Few Using Law Aimed at Curbing Suits Over Disabled Access, Senate Bill 1608, CASp


December 9, 2009
Cheryl Miller, The Recorder

When Gov. Arnold Schwarzenegger signed Senate Bill 1608 into law last year, politicians and interest groups alike hailed the legislation as a road map to increased public access for the disabled and fewer lawsuits targeting businesses.

Fourteen months later, there's scant evidence that the new law has produced either benefit. Attorneys on both sides of the issue say the number of lawsuits brought under state and federal disability access laws has not dropped. Few businesses display the newly created window signs meant to show customers — and would-be litigants — that they've sought access inspections. And a new commission charged with creating a master access-compliance checklist for building inspectors only met for the first time in October and is already hamstrung by a relatively skimpy $80,000 budget.

"SB 1608 was a complete waste of time," said Chico attorney Scott Hubbard, who specializes in ADA lawsuits. The new law has had "no effect whatsoever" on his practice, he said.

"California legislators can legislate 'til the cows come home, but education is the only answer to this problem," Hubbard said.

Supporters say the law is a work in progress, that some of its key provisions haven't taken effect yet. But even now, San Diego attorney David Warren Peters, an ADA defense specialist who helped draft SB 1608, said the law has cut the amount of damages plaintiffs are seeking, if not the number of claims they file.

"I have fewer clients coming to me saying, 'I'm going to go out of business, I'm going bankrupt, I'm going to have to dip into my home equity,'" said Peters, the CEO and general counsel of Lawyers Against Lawsuit Abuse. Plaintiffs "can no longer make these very large demands. All things considered, that's a great improvement."

The product of years of negotiation among legislators, business groups, advocates for the disabled and trial lawyers, SB 1608 was designed to balance the powerful political interests of the business lobby, irked by frequent ADA litigation, and the plaintiff bar, which did not want litigants' rights infringed. The resulting law is meant to encourage shop owners to comply with decades-old access laws while discouraging plaintiffs who seemingly make a career of suing over minor violations.

Among the law's key provisions:

• So-called access specialists, certified by the Division of the State Architect, can inspect businesses and issue reports of their findings to owners. Those business owners can then display signs on storefront windows indicating that their properties have been scrutinized.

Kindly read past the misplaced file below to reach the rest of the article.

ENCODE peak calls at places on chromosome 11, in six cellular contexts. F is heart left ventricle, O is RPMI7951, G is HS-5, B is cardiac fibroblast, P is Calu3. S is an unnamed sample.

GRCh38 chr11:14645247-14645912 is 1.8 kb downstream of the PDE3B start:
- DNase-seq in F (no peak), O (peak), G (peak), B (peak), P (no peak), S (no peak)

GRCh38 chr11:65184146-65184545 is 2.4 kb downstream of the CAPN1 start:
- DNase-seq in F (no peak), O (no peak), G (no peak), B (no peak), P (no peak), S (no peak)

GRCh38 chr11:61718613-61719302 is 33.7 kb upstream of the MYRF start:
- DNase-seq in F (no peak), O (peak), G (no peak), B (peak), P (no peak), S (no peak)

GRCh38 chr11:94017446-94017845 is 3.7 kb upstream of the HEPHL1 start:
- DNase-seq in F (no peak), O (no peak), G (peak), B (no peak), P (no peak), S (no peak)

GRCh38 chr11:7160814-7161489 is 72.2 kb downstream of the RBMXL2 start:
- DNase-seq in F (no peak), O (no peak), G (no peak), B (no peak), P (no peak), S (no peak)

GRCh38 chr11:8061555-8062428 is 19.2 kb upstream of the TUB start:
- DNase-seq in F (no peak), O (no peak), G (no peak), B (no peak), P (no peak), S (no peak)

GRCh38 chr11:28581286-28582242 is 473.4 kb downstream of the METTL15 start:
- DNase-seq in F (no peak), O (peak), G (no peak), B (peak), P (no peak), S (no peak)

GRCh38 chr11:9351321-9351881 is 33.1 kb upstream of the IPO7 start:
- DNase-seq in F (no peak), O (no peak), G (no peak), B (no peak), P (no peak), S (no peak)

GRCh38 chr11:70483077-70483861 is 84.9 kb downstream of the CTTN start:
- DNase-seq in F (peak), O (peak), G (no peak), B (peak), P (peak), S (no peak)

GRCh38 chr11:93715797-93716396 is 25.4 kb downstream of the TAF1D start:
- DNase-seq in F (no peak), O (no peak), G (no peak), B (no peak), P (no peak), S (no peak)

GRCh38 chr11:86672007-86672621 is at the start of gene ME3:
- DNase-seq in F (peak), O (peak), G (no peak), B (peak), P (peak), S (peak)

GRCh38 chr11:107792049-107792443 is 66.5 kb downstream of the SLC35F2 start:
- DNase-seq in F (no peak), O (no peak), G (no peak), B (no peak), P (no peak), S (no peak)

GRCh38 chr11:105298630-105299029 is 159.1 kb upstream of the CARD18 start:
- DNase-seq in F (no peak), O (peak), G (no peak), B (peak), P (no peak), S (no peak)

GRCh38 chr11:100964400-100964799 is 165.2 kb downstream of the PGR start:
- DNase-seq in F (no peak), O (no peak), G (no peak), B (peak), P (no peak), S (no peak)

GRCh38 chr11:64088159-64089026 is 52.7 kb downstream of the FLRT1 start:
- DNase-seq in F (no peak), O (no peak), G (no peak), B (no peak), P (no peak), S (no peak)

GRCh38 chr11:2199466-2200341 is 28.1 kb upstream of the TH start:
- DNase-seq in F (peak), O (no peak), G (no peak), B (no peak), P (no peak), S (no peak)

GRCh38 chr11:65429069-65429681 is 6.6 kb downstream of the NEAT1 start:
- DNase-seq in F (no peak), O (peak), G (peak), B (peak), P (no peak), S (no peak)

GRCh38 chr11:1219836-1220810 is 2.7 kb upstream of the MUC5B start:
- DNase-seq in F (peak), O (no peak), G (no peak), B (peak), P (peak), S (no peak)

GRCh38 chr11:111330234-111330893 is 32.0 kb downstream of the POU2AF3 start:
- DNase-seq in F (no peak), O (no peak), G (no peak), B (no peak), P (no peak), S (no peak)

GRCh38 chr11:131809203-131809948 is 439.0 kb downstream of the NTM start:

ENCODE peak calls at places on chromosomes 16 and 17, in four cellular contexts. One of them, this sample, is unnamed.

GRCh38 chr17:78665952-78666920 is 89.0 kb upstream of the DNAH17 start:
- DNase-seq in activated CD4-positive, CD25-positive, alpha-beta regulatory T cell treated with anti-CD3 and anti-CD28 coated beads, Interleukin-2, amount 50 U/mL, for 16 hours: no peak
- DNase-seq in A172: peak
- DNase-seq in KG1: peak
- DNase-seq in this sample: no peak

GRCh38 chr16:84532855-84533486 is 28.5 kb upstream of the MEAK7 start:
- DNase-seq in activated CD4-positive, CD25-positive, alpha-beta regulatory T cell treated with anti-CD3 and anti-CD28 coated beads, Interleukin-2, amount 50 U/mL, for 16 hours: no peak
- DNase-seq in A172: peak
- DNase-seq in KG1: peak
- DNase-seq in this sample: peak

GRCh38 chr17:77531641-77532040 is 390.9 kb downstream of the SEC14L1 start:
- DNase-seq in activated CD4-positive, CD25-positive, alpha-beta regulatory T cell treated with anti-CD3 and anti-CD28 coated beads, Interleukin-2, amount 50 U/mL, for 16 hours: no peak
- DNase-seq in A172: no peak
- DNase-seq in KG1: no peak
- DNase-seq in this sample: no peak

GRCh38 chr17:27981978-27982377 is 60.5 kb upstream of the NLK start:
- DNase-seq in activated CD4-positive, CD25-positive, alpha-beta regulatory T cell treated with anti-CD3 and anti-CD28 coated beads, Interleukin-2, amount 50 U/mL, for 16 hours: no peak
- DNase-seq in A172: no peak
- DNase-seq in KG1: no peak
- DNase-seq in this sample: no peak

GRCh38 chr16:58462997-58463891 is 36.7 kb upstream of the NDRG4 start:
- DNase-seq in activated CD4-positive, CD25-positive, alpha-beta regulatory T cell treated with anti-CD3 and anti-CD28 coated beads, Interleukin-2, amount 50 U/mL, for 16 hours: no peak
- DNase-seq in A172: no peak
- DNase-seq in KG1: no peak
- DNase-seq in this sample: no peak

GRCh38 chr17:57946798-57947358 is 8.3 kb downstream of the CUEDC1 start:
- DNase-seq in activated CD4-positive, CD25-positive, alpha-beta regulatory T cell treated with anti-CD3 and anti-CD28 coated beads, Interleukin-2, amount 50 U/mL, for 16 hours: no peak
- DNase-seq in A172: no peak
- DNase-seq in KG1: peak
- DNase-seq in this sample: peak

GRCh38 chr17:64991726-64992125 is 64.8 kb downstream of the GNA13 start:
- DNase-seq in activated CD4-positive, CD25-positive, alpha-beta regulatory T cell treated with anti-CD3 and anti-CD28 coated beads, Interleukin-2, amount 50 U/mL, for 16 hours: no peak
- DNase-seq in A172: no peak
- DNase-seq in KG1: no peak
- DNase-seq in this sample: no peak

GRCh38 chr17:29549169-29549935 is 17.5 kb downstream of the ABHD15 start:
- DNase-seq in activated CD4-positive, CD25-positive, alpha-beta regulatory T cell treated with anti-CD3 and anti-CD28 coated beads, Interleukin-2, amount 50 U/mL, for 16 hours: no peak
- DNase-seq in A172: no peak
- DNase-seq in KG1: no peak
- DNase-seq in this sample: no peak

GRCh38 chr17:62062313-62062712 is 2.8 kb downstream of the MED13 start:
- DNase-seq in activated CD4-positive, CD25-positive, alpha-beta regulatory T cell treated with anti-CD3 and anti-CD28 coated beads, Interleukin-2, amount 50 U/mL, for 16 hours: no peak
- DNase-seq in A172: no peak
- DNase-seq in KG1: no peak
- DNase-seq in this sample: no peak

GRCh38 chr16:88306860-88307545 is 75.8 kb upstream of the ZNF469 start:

So far, the state has only certified 167 specialists statewide, although more certification exams are being scheduled. Those specialists have obtained 964 inspection certificates from the state, but no one knows what percentage of those certificates the inspectors passed along to building owners.

• Inspected properties can still be targeted for access violations. But owners with inspection certificates can now ask a court for a 90-day stay of litigation and an early evaluation conference meant to resolve claims early.

• Attorneys who send a demand for money or a complaint to business owners must also provide a notice explaining their possible right to a stay of the suit as well as other legal help that might be available to them.

• Statutory damages are now tied to the number of times a plaintiff was denied access, not to the number of violations found on each site.

A problem with the new law, however, is that many ADA lawsuits are brought in federal court, where the reach of California's SB 1608 is unclear.

"What the plaintiffs are doing is filing in federal court, believing that they don't have to follow the notice provision," said Catherine Corfee, a Carmichael attorney who defends businesses sued for access violations.

Corfee believes federal litigants are required to comply with provisions in SB 1608. But she's having a hard time finding a business owner willing to test this belief in court. Most mom-and-pop operators just want to settle the claims and be done with the problem, she said.

"It's a heyday [for plaintiffs] in this economy," Corfee said. "They know nobody can afford to challenge them."

Corfee's frequent nemesis is Scott Norris Johnson, a fellow Carmichael attorney and prolific filer of ADA lawsuits. Corfee, who has tracked Johnson's work for years, said he sued over access barriers an average of 357 times a year between 2005 and 2008. This year, Johnson filed 624 lawsuits through late November, including nine on one day — Sept. 8 — according to Corfee's figures.

Johnson, a quadriplegic who sues on behalf of himself, said SB 1608 "hasn't had much of an impact at all." Some property owners might be making improvements, he said, but he's still finding plenty of violations. And he said he hasn't seen any of the inspection-certified storefront signs the bill touted.

The law may eventually help improve compliance next July when local government agencies will be required to employ or retain at least one building inspector certified as an access specialist, Johnson said.

Peters, the San Diego attorney, said he understands the frustration attorneys like Johnson cause business owners. In fact, Peters is representing the 12th dentist Johnson has sued in recent years.

"But to me, Scott Johnson was not really the reason for SB 1608 because Scott Johnson was probably not going to put anybody out of business," Peters said.